SGA Proposes Double Major and a Minor Option

The Colgate Student Government Association (SGA) has proposed that students should have the option to have a double major and a minor in recent conversation with the Academic Affairs Board (AAB) to introduce the idea, according to the Colgate SGA Instagram account (@colgatesga). The reasoning behind the current double major and minor restrictions, according to the Instagram post, is that “with a double major and a minor, students could only take courses within three departments which they fear hinders a true liberal arts experience.” SGA is taking steps to see if these restrictions can be changed due to students expressing concern.

“I’ve heard a lot of students complain about the fact that they have a double major and aren’t able to have a minor as well,” SGA Vice President senior Fiona Saunders said, who added that she and SGA Chief of Staff to the President senior Emma Darcy met with University Registrar and Director of Institutional Planning, Assessment and Research Neil Albert about their idea.

The Academic Affairs Board, which oversees long-term curriculum decisions as well as academic-integrity-related decisions, has a major say in the graduation requirements at the core of this debate. AAB Member, Associate Professor of Peace and Conflict Studies, and Director of the Women’s Studies Program Susan Thompson weighs in that she sides with the current policy.

“Meeting the graduation requirements of two majors and a minor is limiting as students need to meet those requirements. It precludes exploration of the curriculum which is something that is central to a liberal arts education,” says Thomp- son. “I don’t know if allowing for a double major is the agenda for the AAB this academic year.”

According to Saunders, incremental progress was made during the 2016-2017 academic year, when the committee allowed for students to simultaneously pursue one major and two minors. “Since then, students in AAB have still been pushing this issue to try and get AAB and the registrar to change the rules to allow us to have a double major and a minor,” Saunders said.

Students have expressed the desire to pursue a minor as well as a double major, but have had to decide against it because of the restriction. Junior Eric Haller is an Economics and Philosophy major, who wanted to combine his current studies with a German minor, but was ultimately unable to do so.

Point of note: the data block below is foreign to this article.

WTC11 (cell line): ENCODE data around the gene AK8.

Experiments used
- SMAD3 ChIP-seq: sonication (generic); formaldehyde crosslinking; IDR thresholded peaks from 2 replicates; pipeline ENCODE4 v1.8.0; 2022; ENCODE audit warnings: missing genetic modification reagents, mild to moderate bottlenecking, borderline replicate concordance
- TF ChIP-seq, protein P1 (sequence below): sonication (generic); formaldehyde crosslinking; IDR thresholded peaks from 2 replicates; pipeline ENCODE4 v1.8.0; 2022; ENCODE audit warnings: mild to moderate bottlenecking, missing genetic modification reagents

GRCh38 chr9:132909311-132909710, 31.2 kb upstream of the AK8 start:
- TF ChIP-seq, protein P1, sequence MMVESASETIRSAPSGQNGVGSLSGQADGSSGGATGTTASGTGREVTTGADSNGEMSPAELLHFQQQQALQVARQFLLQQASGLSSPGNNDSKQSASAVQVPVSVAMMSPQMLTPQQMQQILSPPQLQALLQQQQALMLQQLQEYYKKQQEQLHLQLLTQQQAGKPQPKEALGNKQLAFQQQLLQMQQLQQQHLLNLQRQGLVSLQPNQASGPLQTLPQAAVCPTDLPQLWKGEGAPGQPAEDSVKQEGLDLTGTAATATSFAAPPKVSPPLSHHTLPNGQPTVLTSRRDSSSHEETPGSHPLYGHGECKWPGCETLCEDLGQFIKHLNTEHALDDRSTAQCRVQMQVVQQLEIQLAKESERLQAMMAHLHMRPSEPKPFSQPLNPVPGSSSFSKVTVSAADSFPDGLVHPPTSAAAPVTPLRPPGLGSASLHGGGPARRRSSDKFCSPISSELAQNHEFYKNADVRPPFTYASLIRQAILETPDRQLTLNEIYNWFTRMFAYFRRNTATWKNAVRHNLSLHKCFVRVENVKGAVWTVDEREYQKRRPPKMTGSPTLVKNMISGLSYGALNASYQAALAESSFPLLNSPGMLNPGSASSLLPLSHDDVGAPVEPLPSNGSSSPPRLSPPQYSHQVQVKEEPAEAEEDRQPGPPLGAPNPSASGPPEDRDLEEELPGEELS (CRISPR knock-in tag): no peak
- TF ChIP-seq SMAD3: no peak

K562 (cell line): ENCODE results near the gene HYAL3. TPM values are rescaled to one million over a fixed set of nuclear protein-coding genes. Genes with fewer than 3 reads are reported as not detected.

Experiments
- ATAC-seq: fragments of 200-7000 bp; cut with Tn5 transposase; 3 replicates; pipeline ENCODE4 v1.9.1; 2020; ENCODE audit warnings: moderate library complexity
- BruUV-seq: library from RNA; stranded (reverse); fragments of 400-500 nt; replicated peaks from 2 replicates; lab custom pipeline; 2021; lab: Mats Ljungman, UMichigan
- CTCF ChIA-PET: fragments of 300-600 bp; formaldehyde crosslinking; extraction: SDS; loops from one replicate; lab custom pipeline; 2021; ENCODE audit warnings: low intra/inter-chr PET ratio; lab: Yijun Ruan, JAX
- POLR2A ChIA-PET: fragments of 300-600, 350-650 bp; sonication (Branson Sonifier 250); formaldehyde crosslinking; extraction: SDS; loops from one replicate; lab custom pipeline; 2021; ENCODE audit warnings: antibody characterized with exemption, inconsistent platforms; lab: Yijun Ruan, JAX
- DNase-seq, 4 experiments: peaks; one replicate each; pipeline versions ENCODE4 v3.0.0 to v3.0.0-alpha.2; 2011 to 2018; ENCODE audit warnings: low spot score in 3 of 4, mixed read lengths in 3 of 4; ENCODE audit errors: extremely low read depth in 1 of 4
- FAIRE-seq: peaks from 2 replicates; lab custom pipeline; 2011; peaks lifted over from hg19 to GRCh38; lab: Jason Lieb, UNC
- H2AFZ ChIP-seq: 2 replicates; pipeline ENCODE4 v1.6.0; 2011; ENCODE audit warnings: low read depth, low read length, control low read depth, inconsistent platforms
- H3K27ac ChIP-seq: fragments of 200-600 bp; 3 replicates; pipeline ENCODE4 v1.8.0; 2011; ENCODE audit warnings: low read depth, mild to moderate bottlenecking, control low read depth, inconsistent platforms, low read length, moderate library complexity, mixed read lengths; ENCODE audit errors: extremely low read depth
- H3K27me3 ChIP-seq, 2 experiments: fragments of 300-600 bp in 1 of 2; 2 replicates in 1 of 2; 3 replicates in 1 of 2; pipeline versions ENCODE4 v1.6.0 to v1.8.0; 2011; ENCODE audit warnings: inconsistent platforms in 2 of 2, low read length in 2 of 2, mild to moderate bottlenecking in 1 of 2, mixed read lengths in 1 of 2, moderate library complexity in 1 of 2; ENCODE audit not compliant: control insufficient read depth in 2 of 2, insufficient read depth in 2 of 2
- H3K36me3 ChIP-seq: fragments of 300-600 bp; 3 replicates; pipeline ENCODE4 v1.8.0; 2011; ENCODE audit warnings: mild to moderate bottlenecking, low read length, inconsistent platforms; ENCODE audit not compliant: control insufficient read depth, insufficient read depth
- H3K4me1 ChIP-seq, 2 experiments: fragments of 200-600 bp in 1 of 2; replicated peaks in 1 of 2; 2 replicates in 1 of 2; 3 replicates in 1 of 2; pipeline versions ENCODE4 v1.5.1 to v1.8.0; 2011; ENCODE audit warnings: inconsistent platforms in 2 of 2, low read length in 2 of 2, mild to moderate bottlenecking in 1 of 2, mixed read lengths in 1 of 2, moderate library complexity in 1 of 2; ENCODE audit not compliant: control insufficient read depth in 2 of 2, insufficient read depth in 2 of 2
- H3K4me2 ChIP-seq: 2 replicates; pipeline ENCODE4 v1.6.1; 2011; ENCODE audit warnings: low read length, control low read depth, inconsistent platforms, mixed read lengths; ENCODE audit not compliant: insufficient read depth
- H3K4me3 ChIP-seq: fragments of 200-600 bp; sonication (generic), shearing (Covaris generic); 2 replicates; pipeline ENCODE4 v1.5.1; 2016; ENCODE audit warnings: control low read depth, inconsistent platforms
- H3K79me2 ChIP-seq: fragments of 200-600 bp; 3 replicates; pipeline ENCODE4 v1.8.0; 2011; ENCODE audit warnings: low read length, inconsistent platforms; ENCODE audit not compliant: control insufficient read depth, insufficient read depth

“I do not understand the position the registrar has on double majoring with a minor,” Haller said. “If a student wants to apply themselves and add the minor, then why stop them? I could understand advising students to not do all three, but to bar them from it completely does not follow for me.”

One way the SGA is trying to get information from students is by collecting data on how many students are graduating with enough credits to have a double major and a minor, but who will not receive the credential recognition for their additional course load.

“I originally wanted to double major in History and English and minor in Art History, but that isn’t allowed by the registrar,” junior Spencer Gump said. Instead, he is pursuing a major in History while minoring in English and Art History. Gump explained that, because of his similar interests, many of his courses overlap regardless of Colgate’s mission to diversity a student’s course load, rendering the double major argument null in his case. “I think they thought that it would hinder the liberal arts experience, because it would mean you are only taking classes in three departments. But I am only taking classes within three departments right now, because my minor requirements are close to that of a major.”

In SGA’s conversations with AAB, they discussed the general purpose and main focus of a liberal arts college, which is to encourage students to study subjects that are outside of their chosen major and minors, to enable them to think and learn about topics that they wouldn’t have access to otherwise, according to Saunders. In addition, the time and rigor of courses wouldn’t allow students to give their full attention to their major, according to Deputy Registrar Sue Burdick.

“Colgate courses are demanding and rigorous, to meet all those requirements they didn’t want students to be falling behind just so they could have more credentials on their resume,” Burdick said. “The faculty give careful consideration [about major and minor restrictions], as they’re talking to students themselves and being the liaison between the students and the academic rigor Colgate is expected to uphold.”

Students who have further concerns about the major/minor restrictions can go to weekly Senate meetings on Tuesday from 7:00 to 9:00 p.m. in Persson Auditorium. All members of the student body are encouraged to attend these meetings and to raise questions about any issues they want to discuss. Because of the ongoing student concern, SGA will continue to see if they can eventually change the University’s major and minor requirements in accordance with the student’s needs, according to Saunders.

“Even though our discussions were kind of discouraging and made it seem like we couldn’t get anything done, I think it’s definitely been something that a lot of students have raised with us, I think we are going to continue to try and push for it,” Saunders said.